I want to take you for a moment back to the first moment you thought of writing a story. In terms of your story’s evolution, this is probably the best and most exciting moment you can think of (since your book remains unpublished). Do you remember how elated you were with the idea of writing this story?
Weeks passed. You started your story several times, all at different points. You took some notes about your story and still had many high hopes.
Months passed. You knew you needed to really plow into that first draft, but you still weren’t too worried about it. After all, you were still in the first year of the idea, and you’d written many snippets from various scenes. You just didn’t know how they would come together.
A year passes. Now you are beginning to get worried. You told a few people about it in the first few weeks, and they’ve been asking questions. You laugh them off, saying it was a silly idea while still secretly hoping to write your story.
Another year passes. Now, you wonder whether or not you will ever complete your tale. Life has become so busy, and you’re not really certain of how to get the original idea you had – one that you knew was a great idea – down onto paper.
The sad truth about writing is that your book doesn’t write itself.
The wonderful truth about writing is that your book doesn’t write itself! You’re in control of it.
Writing a story is all about building the inspiration you had when you first thought of your story. What sort of image did you have in your head? What sort of character did you imagine? How did you think of this image?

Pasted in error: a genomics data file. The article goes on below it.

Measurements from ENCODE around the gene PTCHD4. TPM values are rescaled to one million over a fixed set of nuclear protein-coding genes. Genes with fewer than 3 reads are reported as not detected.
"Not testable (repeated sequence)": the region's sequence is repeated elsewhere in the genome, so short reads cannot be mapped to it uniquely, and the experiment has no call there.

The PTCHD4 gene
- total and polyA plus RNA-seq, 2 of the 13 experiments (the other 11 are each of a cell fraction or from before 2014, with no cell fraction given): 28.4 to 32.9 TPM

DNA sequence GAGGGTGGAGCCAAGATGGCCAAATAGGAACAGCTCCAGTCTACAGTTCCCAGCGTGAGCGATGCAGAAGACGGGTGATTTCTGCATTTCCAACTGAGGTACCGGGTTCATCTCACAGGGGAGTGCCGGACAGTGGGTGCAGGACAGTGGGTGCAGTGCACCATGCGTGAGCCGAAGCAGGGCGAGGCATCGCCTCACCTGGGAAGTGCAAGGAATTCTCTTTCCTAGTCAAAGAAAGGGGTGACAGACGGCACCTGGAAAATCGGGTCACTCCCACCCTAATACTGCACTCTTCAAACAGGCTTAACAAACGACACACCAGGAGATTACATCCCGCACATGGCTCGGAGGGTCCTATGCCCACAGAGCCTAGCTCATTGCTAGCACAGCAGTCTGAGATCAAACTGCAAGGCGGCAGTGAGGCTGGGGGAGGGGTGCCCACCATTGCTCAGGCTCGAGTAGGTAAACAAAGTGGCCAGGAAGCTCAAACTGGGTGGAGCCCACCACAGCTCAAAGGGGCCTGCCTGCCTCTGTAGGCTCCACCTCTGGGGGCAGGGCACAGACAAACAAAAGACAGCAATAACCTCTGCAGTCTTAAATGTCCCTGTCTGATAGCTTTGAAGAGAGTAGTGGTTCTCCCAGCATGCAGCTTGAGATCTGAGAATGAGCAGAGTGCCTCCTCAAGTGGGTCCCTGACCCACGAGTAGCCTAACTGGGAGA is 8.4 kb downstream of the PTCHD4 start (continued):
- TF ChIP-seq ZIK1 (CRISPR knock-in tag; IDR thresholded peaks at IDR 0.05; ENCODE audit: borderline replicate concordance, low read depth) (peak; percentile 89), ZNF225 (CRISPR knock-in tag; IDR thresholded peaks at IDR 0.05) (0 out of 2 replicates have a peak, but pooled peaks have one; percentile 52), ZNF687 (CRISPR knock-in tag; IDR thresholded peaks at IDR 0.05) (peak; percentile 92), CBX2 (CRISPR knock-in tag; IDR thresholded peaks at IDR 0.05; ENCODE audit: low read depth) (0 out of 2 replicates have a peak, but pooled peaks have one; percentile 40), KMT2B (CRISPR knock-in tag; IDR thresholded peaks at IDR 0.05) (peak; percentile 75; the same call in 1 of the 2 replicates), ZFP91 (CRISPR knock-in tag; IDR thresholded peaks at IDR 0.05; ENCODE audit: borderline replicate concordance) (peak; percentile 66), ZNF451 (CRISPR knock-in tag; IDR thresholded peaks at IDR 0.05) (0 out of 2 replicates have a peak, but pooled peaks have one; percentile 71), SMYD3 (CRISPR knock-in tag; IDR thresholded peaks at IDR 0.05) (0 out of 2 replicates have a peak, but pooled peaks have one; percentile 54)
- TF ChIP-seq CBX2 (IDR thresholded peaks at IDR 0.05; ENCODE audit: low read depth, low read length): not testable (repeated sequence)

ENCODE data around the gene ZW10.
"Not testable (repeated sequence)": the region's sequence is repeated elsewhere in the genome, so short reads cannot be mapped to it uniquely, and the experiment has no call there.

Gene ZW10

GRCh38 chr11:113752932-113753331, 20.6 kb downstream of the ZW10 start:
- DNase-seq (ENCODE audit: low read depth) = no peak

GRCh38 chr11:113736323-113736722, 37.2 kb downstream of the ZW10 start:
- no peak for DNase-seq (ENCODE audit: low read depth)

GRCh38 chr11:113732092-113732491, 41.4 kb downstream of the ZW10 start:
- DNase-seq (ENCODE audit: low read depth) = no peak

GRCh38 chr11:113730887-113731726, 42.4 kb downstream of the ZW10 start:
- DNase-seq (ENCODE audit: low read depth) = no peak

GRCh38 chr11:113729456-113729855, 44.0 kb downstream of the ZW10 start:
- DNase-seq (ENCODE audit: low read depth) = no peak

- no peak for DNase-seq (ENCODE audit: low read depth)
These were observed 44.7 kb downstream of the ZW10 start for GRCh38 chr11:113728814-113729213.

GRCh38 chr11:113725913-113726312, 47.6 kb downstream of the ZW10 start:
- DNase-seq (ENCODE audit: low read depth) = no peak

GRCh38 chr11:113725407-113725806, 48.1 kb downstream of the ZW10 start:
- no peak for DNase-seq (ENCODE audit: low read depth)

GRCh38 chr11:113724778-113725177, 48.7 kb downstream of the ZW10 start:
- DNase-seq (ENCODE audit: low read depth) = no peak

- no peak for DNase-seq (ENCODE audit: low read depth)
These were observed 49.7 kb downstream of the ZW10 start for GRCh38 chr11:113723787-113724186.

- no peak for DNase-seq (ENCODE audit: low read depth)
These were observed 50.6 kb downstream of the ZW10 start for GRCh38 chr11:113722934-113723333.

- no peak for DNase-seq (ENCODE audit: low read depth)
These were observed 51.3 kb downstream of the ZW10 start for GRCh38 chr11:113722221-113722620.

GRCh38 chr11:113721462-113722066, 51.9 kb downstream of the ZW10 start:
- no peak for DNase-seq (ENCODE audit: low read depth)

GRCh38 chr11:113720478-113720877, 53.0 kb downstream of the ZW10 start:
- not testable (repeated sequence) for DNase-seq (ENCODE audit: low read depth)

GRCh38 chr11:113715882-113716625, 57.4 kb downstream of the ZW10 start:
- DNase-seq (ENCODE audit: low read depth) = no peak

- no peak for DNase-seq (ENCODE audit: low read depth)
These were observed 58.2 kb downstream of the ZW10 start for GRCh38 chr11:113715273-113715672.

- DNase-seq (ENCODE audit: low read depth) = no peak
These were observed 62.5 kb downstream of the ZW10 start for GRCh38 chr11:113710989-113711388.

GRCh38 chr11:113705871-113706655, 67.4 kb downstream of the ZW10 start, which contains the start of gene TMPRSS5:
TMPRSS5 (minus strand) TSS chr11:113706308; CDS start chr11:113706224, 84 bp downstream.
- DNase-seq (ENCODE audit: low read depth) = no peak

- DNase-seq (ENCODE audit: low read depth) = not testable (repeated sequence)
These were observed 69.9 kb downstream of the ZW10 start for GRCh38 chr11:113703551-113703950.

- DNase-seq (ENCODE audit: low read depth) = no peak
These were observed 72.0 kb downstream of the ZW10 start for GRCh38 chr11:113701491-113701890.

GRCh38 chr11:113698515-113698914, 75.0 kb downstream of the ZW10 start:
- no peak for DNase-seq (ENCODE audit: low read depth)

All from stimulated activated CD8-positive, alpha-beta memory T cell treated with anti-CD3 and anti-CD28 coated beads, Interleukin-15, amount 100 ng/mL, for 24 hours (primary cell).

Storytellers are inspired to write stories because of things they come across in the real world, whether they find it in a story they read, a place they journey to, a picture they see, or a friend they meet. I call these objects of inspiration “reference images”. They help build your inspiration for your own imagined images, something I call your “inspired images”. These imagined images create the scenes of your story.
Don’t give up hope! All you need to do is change your writing habits and remember your inspiration.
So, why doesn’t your story write itself? It’s because you’ve forgotten your inspired image! Rethink of that image that first inspired you to write a story, create more images based upon what inspires you about that image, and then create an outline of your story.
Your fellow writer,